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I What is instantaneous acceleration?

  1. May 8, 2017 #1
    How their can be instantaneous acceleration, its impossible to have change in velocity at a particular position(instant), we can have velcoity or speed at a particular point but how can we have change in velocity at a particular instant?
     
  2. jcsd
  3. May 8, 2017 #2

    andrewkirk

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    We don't.

    Acceleration is simply the derivative of velocity with respect to time. Spend some time pondering the definition of derivative as a limit as ##\delta t\to 0##, and how it applies to this particular case, and you'll see how it works.
     
  4. May 8, 2017 #3
    You mean Δt→0
     
  5. May 8, 2017 #4

    Ssnow

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    Hi, from your velocity function ##v(t)## respect the time ##t## you can define the instantaneous acceleration in ##t=t_{0}## by the derivative:

    ##a(t_{0})=\lim_{\Delta t \rightarrow 0}\frac{v(t_{0}+\Delta t)-v(t_{0})}{\Delta t}##

    Ssnow
     
  6. May 8, 2017 #5

    andrewkirk

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    No I don't.
     
  7. May 8, 2017 #6
    @Ssnow
     
    Last edited: May 8, 2017
  8. May 8, 2017 #7
    I think we defined instantaneous acceleration mainly to use its vector property so that we can determine in which direction velcoity is increasing and its magnitude will be the change in velocity at a very small interval(and we say it as change in velocity at an instant or acceleration at an instant), therefore we never use scalar version or we didn't defined scalar version of acceleration.
    Its just my attempt to answer this question.
     
  9. May 8, 2017 #8

    jbriggs444

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    If we can define instantaneous velocity as the instantaneous rate of change of position with respect to time then how is it problematic to define instantaneous acceleration as the instantaneous rate of change of velocity with respect to time?
     
  10. May 8, 2017 #9
    when you first get in your car, a=0. You turn the key, a=0. You start to move, a=10 (pick any unit you want) then a few seconds later now the wheels are going faster a=40, then the wheels can't really go any faster so a=20, and at top speed when you can't get any faster a=0. It's useful to measure acceleration as an average, e.g. from start to a top speed of 60mph, we might say the car went from 0 to 60 in so many seconds. But when breaking down the motion into separate instances, we have different accelerations. This is the concept of instantaneous acceleration, i.e. the acceleration at this or that moment, as opposed to an average acceleration.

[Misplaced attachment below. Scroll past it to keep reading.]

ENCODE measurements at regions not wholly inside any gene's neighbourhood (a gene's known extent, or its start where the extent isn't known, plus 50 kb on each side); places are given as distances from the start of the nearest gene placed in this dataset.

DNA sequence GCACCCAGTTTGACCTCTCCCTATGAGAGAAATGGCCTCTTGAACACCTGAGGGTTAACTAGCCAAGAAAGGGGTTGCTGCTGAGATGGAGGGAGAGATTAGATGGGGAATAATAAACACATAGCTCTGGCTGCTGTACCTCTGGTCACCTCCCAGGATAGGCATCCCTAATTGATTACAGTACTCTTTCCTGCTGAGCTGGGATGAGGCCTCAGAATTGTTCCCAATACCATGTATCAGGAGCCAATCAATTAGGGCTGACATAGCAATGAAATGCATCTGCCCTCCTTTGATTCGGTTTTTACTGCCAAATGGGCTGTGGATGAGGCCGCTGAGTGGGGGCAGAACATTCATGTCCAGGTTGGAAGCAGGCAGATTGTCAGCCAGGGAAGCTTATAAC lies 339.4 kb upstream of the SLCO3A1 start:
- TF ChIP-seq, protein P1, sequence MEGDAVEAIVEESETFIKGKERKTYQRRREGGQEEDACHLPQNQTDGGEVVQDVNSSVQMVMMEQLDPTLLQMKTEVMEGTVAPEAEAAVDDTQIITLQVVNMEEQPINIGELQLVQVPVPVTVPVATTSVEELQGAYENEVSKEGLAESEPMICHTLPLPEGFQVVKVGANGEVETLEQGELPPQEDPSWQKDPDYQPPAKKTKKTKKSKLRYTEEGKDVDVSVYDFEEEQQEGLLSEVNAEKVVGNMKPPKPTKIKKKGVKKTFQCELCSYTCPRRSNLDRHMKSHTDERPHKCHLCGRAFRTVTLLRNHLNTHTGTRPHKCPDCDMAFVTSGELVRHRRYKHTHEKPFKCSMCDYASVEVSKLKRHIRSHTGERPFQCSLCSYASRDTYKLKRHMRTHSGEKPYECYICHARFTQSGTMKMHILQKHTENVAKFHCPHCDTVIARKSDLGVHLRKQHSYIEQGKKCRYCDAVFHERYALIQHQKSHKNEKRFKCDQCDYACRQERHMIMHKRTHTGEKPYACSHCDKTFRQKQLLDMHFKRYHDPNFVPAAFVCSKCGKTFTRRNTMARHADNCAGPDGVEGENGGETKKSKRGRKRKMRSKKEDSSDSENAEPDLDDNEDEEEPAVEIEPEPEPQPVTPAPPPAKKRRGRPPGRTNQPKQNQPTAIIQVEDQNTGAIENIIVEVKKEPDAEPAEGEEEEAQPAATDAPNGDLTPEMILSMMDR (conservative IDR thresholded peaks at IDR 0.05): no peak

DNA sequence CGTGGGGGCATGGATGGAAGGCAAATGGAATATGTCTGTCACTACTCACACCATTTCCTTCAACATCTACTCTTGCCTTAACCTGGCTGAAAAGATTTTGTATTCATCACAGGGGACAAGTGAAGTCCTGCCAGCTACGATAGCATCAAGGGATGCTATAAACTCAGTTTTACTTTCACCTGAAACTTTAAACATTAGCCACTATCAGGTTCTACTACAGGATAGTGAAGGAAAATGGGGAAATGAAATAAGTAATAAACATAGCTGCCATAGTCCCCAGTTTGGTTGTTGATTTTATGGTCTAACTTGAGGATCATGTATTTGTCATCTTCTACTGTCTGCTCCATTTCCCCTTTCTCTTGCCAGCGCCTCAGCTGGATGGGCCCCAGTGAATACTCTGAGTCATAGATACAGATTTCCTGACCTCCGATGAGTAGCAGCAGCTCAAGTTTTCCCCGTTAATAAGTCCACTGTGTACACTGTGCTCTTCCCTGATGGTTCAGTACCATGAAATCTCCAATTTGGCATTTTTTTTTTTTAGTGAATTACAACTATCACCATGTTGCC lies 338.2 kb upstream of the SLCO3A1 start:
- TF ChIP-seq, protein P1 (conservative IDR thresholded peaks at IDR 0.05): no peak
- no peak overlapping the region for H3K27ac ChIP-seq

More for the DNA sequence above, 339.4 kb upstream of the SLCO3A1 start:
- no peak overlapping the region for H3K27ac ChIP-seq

11. May 8, 2017 #10
    So the final definition becomes,

    1. instantaneous velcity is the velocity of the particle at an instant{its completely logical because we can find the velcity of a particle at a particular instant(time)}
    2. Instantaneous acceleration is the rate of change of velcity of a particle at a particular instant(this is not logical to me, how can we have change in velcoity at a particular instant)
    As you said that whats the problem in defining this way, i didn't said that we can't define acceleration as rate of change of velocity(i think this definition is good for average acceleration but not for instantaneous acceleration as for above reasons)
     
  12. May 8, 2017 #11
    thats the simple physics definition. If you then have an issue with the math... v=dx/dt, a=dv/dt, they are the same mathematical objects: a derivative w.r.t a variable t; where x, v, and a are the vector quantities displacement, velocity and acc respectively.
     
  13. May 8, 2017 #12
    If you replace in 2. "rate of change of velocity of a particle" with "acceleration" .OR. replace in 1. "velocity of" with "rate of change of displacement of". Do you still have the same conceptual problem?
     
  14. May 8, 2017 #13

    A.T.

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    Note how the red part is missing in your question.

    Seems like your problem is with math, not with physics:
    https://en.wikipedia.org/wiki/Differential_calculus

    And your logic makes no sense to me. Acceleration is a derivative of velocity, just like velocity is a derivative of position. Both have a instantaneous value at every time point.
     
  15. May 8, 2017 #14
    How can we have a change in velcity at an instant(or acceleration at an instant)
     
  16. May 8, 2017 #15

    A.T.

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    See post #13 again, I edited it.
     
  17. May 8, 2017 #16
    Do you mean that accelaration is the velocity at a instant of time and velocity is the position of a particle at a instant of time.
     
  18. May 8, 2017 #17
    same way you can have change in position at an instant.
    no. you need to learn calculus, which will define what an instantaneous rate of change is.
     
  19. May 8, 2017 #18

    jbriggs444

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    How, experimentally, will you find the velocity of a particle at a particular instant?

    Mathematically, we can define it -- no problem.
     
  20. May 8, 2017 #19
    By drawing a tangent at that instant
     
  21. May 8, 2017 #20
    impossible
     
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